FAIRFIELD — Along with several of his bocce-playing friends, Camillo “Smilie” Ferrari is a practical joker.
“Most of the guys on my team wear hearing aids,” he said, with a glint reminiscent of Dennis the Menace.
Once, the 91-year-old bocce player told all his teammates to turn off their hearing aids as a joke to their team captain, Toni Todd. At the memory, Todd flatlines her lips in a mock look of anger, but the smile is there.
And she gives as good as she gets — Ferrari doesn’t wear suspenders anymore because of Todd.
Most of Todd’s team with the Fairfield Bocce Federation have been together for a long time and most members are at least in their 80s, said member Virgie Trammell. Ferrari refers jokingly to the team as the “old age” team.
“They’re a good team and sometimes they beat the pants off of us,” Trammell said.
And they did just that recently during Tuesday morning league play at the bocce court.
“They won all three games,” Trammell said. “When they’re on, they’re on. It was an off day for us. Most of the time we take turns winning. That last game was like 12-1. It was awful.”
But it’s all in good fun — Ferrari, Trammell and Todd are three of the 107 members who belong to the Fairfield Bocce Federation. At the bocce courts across from the senior center on Civic Center Drive, they compete in league play Tuesday and Thursday mornings, with a more informal introduction and play Thursday evening. That’s the night new players can learn the game.
On this recent Tuesday morning, the games and the jokes were on once again, as eight teams, about 40 or so team members, tried their best to out-do the other team.
As the opening ball — the little pallino — was tossed and the games began, so did the laughter — and the ever-present arm gesturing and conversations with the balls as they rolled down the court, hopefully, toward the target, the pallino. The idea is to roll the bocce balls — bigger than the pallino with the standard size 4.2 inches in diameter and 2 pounds — the closest to the pallino.
“Don’t go out,” Trammell said, yelling at her ball as it headed quickly to the backboard. Ferrari and Todd peered over the edge, watching with smiles as the ball thunked against the edge.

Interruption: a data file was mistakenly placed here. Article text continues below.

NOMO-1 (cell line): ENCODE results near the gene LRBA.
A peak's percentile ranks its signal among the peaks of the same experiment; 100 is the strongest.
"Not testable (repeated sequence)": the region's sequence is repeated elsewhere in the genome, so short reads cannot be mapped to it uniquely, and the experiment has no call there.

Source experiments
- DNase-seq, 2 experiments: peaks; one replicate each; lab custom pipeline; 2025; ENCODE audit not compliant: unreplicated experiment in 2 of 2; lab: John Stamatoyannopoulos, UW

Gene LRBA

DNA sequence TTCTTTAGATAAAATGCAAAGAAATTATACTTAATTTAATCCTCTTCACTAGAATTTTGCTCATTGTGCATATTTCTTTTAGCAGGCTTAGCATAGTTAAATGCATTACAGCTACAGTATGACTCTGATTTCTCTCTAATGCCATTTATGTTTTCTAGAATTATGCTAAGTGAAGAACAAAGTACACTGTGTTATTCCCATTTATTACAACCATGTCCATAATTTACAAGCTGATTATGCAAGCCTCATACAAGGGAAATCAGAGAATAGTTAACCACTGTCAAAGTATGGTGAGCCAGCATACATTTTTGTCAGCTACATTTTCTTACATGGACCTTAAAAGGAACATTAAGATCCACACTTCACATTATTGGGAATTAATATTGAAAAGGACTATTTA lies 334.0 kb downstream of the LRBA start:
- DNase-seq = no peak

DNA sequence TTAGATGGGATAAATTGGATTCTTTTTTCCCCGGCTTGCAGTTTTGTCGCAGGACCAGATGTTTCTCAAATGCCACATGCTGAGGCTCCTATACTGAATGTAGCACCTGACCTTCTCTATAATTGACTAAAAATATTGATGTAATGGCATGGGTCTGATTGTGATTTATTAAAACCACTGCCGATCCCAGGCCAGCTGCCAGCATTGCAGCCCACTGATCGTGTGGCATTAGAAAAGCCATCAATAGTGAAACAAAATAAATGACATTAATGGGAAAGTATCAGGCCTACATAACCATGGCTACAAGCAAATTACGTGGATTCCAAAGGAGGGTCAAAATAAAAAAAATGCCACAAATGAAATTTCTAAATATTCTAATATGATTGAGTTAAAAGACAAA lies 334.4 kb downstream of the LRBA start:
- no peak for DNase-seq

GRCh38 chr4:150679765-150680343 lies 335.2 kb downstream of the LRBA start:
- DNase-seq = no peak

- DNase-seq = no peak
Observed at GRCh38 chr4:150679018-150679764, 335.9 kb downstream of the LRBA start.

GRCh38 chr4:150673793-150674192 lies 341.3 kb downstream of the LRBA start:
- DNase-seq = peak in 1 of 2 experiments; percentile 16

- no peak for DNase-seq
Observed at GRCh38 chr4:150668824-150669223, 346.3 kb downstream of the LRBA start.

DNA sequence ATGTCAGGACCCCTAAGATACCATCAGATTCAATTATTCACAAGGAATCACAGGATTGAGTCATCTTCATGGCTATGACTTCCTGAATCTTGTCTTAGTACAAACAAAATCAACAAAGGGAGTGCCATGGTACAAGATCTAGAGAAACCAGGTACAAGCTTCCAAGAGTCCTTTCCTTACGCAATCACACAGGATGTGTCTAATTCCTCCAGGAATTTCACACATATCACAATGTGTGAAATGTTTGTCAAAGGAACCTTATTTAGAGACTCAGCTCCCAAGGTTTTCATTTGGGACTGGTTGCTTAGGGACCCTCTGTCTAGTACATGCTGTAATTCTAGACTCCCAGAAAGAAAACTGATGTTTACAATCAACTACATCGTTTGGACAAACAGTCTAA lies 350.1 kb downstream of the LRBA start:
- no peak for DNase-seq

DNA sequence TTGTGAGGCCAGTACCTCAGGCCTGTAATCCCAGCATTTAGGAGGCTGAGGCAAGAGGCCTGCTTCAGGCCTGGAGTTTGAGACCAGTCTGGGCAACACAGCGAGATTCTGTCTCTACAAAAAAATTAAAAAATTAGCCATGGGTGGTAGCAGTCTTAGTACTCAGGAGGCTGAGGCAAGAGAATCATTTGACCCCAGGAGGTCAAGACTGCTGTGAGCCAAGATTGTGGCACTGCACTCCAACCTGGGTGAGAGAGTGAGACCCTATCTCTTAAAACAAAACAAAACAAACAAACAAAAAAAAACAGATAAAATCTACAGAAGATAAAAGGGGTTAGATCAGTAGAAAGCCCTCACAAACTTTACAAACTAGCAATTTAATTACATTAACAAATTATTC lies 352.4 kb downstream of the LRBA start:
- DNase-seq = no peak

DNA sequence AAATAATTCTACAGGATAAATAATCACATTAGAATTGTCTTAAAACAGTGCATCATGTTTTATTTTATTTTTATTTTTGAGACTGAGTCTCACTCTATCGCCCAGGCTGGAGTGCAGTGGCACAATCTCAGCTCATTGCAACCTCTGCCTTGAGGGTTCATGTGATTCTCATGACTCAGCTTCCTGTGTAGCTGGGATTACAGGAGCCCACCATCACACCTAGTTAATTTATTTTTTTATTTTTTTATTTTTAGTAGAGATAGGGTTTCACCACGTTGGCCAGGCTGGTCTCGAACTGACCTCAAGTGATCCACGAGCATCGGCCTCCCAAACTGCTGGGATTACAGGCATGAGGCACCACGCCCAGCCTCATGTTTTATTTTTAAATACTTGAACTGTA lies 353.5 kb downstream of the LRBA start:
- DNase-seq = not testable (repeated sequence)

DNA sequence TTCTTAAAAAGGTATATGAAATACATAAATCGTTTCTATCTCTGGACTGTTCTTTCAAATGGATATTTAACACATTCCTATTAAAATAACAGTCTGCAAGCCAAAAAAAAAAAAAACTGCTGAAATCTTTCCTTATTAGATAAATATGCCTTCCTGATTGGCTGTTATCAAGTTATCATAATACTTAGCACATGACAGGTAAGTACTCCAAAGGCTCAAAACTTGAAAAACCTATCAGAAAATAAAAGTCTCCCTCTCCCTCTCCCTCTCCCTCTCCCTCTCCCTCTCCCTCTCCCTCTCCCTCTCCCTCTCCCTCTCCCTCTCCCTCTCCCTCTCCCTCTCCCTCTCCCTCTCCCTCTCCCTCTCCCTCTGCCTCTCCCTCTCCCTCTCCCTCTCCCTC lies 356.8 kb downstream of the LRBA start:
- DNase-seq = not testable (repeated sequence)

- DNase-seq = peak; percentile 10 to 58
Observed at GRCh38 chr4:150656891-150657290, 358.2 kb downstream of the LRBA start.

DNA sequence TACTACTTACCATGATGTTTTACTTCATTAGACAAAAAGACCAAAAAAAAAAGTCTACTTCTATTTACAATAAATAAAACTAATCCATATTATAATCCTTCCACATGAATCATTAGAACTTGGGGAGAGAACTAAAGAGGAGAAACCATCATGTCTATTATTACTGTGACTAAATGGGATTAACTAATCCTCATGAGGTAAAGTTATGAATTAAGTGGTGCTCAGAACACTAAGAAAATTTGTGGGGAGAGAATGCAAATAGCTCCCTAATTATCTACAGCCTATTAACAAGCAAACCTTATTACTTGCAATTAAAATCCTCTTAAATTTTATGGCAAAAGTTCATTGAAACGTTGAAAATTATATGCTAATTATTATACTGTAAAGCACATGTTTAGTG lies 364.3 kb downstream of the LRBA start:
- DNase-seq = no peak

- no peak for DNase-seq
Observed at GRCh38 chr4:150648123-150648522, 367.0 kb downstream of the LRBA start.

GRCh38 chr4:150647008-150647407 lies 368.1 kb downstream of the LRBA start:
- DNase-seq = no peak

“Virgie talks to the ball and sometimes it listens,” Todd said, laughing.
If the ball hits the backboard, it’s out. And the good-natured ribbing starts once again.
“I’ve got a hearing aid and I heard that,” Ferrari said, joking, as Trammell’s ball hit the end of the approximately 90-foot court another time.
Bocce originated in Italy and it still attracts many players of Italian descent in Fairfield. The roster of past and present players is filled with Italian surnames such as Ferrari, Ragusa, Colombano, Magnetti and Scocci. Todd is Italian and so is Gina Parchamowicz.
“I’m Italian and married a Polish (man),” Parchamowicz said in accented English. “I grew up in Italy and near my house they played.
“They didn’t allow the girls to play bocce so we’d go up to the balcony and watch them.”
Parchamowicz joked that she had to come to the U.S. in order to play. Ferrari’s dad used to play but the younger Ferrari had little interest until his later years. Bill Colombano said he was encouraged to play by a neighbor.
“I didn’t play bocce until my neighbor, who is Chinese, introduced me to the game,” Colombano said, laughing. “He comes to me and said, ‘You’re Italian, how would you like to play bocce?’ ”
He said that this was the same neighbor who got him to join the Sons of Italy group.
“Sometimes you run out of Italians and you have to beat the bush,” he said, laughing once again, as to how his Chinese neighbor became a member of Sons of Italy.
The majority of the players are in their 60s and 70s with many in their 80s, Trammell said. Ferrari is the oldest on the team and Nick Martens, a newbie to the group, is just 16.
Martens, a Vacaville Christian Schools student, said he got started after his mother, who works at the senior center, asked him if he wanted to play. He figured it was something new that he hadn’t tried before. In fact, he didn’t even know what it was.
“Not a clue,” he said.
He began on Thursday evenings and said he was initially intimidated by the age difference between him and most of the other players. He’s played about seven times so far and sticks to Thursday evenings, which he said is less pressure but it’s a game he plans to continue with. He said the game is easy to learn but “getting the throws where you want them” is the most difficult part.
The low-impact sport, which incorporates strategy in its play, allows seniors and the disabled to stay active.
“It’s relaxing and it’s fun,” said Mike Kimmel.
But he added, laughing, “The best thing about bocce is it keeps the old people off the streets.”
Reach Susan Winlow at 427-6955 or [email protected]